Rotterdam and Calgary: The election of a candidate from a regional party leads to a 7.2 percentage point rise in the level of violence in his or her home constituency, according to a new study.

Violent events rise by 9.9% and violent deaths by 13.4% when a regional party comes to power, says our analysis. We, associate professors of economics, studied the relationship between the election of a regional-party representative and political violence. We defined regional parties as those that are officially recognised by the Election Commission of India as "state parties" and have experienced electoral success in a geographically concentrated area.

There were 74 regional parties active during the period of our study. Some of these are the Asom Gana Parishad, All India Anna Dravida Munnetra Kazhagam (AIADMK), Bodoland People’s Front, Jammu and Kashmir National Conference, Naga People’s Front and Telugu Desam Party.

The study looked at constituency-level assembly election data between 1988 and 2011 and events of political violence between 1989 and 2015.

Regional political parties are a defining feature of Indian democracy. There are several states where the presence of national parties such as the ruling Bharatiya Janata Party (BJP) or the Congress is marginal or where they depend heavily on alliances with dominant regional parties. In Tamil Nadu, for example, the BJP and the Congress play a secondary role in alliances led by regional stalwarts AIADMK and the Dravida Munnetra Kazhagam (DMK) that have been in power since 1967.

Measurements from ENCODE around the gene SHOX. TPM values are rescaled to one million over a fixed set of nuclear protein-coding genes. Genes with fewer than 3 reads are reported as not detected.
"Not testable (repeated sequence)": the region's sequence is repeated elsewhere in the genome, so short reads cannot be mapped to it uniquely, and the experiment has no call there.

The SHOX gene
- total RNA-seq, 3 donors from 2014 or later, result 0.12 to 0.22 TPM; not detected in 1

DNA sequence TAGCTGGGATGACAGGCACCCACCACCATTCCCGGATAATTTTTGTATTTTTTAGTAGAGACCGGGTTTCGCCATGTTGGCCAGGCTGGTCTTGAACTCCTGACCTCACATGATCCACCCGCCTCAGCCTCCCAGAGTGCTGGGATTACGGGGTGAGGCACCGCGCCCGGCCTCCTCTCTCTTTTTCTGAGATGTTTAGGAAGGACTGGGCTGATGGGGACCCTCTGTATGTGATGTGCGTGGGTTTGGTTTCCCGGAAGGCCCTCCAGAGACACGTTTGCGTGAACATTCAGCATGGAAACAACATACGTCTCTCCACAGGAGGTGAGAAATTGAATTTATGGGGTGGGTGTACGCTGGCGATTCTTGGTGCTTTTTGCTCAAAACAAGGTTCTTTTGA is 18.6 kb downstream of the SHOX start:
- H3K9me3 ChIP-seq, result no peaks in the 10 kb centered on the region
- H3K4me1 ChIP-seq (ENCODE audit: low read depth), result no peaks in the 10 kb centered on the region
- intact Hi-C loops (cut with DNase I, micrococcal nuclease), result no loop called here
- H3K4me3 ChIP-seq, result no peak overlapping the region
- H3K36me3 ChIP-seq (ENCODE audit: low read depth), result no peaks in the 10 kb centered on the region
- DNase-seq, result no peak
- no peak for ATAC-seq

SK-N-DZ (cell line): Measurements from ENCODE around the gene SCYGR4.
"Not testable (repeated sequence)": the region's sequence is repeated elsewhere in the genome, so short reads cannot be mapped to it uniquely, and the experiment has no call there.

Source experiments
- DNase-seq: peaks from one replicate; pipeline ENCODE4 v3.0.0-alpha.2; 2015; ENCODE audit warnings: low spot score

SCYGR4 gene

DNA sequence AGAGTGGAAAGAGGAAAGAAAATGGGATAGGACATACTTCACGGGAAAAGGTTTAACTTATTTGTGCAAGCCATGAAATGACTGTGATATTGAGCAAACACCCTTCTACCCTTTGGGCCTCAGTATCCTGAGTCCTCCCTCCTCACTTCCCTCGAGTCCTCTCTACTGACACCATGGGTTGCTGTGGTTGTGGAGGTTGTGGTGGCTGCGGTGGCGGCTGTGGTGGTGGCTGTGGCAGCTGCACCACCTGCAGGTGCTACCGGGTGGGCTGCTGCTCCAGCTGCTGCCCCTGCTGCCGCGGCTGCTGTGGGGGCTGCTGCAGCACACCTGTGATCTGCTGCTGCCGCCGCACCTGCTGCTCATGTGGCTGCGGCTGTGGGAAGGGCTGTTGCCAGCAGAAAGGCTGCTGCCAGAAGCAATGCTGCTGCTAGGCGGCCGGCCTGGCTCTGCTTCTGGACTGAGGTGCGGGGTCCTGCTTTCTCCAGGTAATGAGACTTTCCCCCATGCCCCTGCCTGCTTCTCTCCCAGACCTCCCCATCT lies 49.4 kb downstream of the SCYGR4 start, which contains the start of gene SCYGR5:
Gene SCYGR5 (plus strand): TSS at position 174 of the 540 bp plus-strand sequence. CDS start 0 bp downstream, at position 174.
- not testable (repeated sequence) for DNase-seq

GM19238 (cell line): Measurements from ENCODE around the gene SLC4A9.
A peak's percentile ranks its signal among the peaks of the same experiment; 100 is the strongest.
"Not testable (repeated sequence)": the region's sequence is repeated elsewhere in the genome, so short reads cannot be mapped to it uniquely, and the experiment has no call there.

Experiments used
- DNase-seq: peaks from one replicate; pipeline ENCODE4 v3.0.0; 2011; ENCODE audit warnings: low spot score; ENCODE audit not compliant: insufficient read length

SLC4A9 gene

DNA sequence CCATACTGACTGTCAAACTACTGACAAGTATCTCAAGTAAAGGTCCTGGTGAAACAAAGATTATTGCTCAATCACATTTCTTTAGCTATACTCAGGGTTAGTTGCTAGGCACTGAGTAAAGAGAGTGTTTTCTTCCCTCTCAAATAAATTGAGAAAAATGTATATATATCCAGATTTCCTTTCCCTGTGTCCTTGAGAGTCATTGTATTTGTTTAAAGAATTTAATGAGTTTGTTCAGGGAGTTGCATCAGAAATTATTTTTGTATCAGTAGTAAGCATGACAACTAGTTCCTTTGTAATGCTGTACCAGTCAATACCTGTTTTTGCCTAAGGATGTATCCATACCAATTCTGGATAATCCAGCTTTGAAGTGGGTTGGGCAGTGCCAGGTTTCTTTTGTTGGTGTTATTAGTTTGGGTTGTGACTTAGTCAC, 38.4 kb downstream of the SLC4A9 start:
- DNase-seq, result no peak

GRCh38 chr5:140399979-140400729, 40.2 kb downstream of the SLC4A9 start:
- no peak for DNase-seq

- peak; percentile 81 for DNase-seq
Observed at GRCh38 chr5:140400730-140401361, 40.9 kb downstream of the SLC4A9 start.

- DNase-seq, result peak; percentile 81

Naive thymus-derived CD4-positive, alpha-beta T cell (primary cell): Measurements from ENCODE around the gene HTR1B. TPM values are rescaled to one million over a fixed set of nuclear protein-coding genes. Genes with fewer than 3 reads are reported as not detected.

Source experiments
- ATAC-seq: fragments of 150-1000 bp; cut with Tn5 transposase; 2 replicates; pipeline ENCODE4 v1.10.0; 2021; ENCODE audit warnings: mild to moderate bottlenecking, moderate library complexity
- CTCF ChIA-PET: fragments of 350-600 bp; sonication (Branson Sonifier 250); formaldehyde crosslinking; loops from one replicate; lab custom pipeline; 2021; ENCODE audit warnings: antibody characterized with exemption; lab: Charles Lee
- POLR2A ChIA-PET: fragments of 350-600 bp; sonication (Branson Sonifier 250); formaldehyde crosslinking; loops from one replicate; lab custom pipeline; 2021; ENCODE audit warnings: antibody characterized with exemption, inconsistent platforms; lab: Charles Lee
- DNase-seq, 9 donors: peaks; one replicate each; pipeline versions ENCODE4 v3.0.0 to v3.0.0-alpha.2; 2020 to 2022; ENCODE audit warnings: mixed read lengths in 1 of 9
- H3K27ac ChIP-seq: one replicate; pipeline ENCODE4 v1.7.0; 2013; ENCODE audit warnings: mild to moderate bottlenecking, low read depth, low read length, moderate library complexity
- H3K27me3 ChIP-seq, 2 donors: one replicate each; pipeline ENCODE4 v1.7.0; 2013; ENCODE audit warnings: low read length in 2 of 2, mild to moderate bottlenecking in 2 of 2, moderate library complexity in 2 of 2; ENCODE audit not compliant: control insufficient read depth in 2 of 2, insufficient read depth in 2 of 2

Regional parties may, in principle, be better equipped to bring the government to the people, at least relative to national parties. They typically contest elections on a platform that appeals specifically to a geographically concentrated population that commonly identifies along some dimension, such as language, ethnicity, or “nationality”.

But regionalism can come at a price, we found.

Many regional parties are borne out of regional movements that demand greater autonomy, for local populations. They are siblings of the extreme and violent organisations that were borne out of the same regional movements. So, regional parties often retain a complicated and potentially symbiotic relationship with the more extreme segments of the broader movement and may facilitate or overlook the violent activities of extremists in exchange for political support come election time.

The figure 1 (a & b) plots the average number of violent events against the percentage of seats won by national parties [1 (a)] and by regional parties [1(b)]. Figure 1 (a) implies that a 10 percentage point rise in the win percentage of national parties is associated with an 11.94% fall in political violence. The bottom figure implies that a 10 percentage point increase in the win percentage of regional parties is associated with a 14.26% increase in political violence.

Figure 1(a) : The Number Of Violent Events And The Win Percentage For National Parties

Figure 1(b) : The Number Of Violent Events And The Win Percentage Of Regional Parties